Saturday, 26 November 2011

A speech in time: Maude's revisionist revolution in public procurement

On the 20 November 2011 the UK Cabinet Office heralded a speech to be made by Francis Maude MP (Minister for the Cabinet Office and Paymaster General) as “… a package of measures that will revolutionise how government buys from the private sector.”  (2011a).  Given the anticipated impact, closer examination of the speech is justified to establish the validity of such a claim.   A review of the speech (Cabinet Office, 2011b) does not reveal any such revolutionary in initiatives but, on the contrary: a failure to demonstrate appropriate use of evidence based research; a failure to have consistency in definition of key terms; a failure to understand existing policy; and a failure to collect and learn from lessons from the past.
This paper critiques the speech providing evidence of these failures prior to setting out conclusions.

Failure to demonstrate appropriate use of evidence based research
As a result if comparing the value of UK (3%), Germany (1.9%) and France (1.5%) awards to foreign businesses, Maude says UK public procurement has a bias against British suppliers.  He also asserts that France and Germany don’t break any of the public procurement rules.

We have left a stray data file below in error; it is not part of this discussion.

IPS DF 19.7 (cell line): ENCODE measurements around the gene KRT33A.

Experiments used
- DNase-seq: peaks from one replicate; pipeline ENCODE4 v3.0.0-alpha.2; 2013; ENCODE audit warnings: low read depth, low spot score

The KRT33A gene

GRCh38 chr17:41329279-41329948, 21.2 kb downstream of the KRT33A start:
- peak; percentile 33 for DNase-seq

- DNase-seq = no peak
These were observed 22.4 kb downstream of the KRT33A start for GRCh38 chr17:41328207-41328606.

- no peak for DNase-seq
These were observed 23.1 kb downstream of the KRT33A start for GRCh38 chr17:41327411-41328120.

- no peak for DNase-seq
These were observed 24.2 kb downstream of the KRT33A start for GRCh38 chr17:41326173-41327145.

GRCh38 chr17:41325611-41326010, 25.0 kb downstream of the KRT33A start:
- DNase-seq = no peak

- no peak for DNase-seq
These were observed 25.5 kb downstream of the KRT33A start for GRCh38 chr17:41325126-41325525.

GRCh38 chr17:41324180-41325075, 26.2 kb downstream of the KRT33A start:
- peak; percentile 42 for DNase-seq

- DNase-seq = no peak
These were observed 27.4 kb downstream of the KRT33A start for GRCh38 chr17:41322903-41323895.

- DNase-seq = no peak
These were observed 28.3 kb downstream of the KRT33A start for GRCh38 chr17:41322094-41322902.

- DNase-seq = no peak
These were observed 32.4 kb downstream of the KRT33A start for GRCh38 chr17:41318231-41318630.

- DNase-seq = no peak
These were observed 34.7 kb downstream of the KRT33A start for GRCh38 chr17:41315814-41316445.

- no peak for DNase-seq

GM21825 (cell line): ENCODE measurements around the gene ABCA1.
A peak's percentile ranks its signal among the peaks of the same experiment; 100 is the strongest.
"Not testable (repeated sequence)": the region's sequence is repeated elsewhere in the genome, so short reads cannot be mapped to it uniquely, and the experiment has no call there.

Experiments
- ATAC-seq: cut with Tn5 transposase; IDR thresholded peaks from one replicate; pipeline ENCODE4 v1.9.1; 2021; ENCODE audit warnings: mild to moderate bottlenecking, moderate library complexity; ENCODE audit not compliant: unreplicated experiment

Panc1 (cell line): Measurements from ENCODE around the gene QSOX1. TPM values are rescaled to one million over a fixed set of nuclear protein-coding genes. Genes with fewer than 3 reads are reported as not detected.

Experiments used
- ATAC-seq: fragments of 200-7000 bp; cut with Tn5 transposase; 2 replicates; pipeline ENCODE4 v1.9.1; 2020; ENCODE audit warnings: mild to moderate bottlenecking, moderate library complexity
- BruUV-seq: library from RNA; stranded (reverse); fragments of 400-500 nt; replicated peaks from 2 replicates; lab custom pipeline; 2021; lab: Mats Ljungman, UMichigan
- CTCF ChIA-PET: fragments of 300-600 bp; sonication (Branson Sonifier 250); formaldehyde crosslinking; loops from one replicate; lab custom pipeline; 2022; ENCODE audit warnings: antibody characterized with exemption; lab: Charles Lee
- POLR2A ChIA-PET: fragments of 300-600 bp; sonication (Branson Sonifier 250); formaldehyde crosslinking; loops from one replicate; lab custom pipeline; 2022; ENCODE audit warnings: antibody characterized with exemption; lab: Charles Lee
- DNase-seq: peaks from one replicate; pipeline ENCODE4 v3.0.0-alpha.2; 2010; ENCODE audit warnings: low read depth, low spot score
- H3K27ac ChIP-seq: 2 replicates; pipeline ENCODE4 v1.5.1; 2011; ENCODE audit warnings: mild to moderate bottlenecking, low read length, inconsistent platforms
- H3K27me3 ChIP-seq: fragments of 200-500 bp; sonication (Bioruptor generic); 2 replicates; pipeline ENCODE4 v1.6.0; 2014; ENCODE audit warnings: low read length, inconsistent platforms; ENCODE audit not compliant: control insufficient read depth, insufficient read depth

The logic that 97% of the value of UK public procurement is with the domestic market indicates a bias against the domestic market appears a weak foundation for policy.  Especially since it is not evidenced that the imported 3% could be supplied domestically.  The claim that France and Germany “do not break any rules” only has relevance if supported by relevant and useful case studies.
A question also arises over the evidence that aiming to build long-term strategic relationships is compatible with assisting SMEs and the Third Sector.  At face value such strategic relationships would be expected to create an additional entry barrier for SMEs and the Third Sector. Is there any evidence that such a shift will help overcome the so called “anti-UK bias in the way our public sector does its shopping”.  
One of the initiatives that has already started has been to provide the largest suppliers with a single point of contact to engage across Whitehall.  No evidence has been provided as to the benefits this has achieved or that it has not adversely affected those who do no have that access.
The Minister states the average cost of each French public sector procurement is  £19,000 while in the UK it is £46,000, and that typically UK bidder costs are four times as much.  Set alongside this is the example of it costing one charity £800,000 preparing to bid for a local government contract.  It would have been useful if the evidence on how these costs were made up so that steps could be taken to taken to apply a targeted approach to reduction.  Logically this should be a higher priority than reducing purchasing timescales.
The proposal is to set a presumption against the use of competitive dialogue.  This appears a bizarre statement given that the Regulations already have a presumption against competitive dialogue in that the procedure is only available for complex procurements; effectively when there is no other alternative.

Failure to have consistency in definition of key terms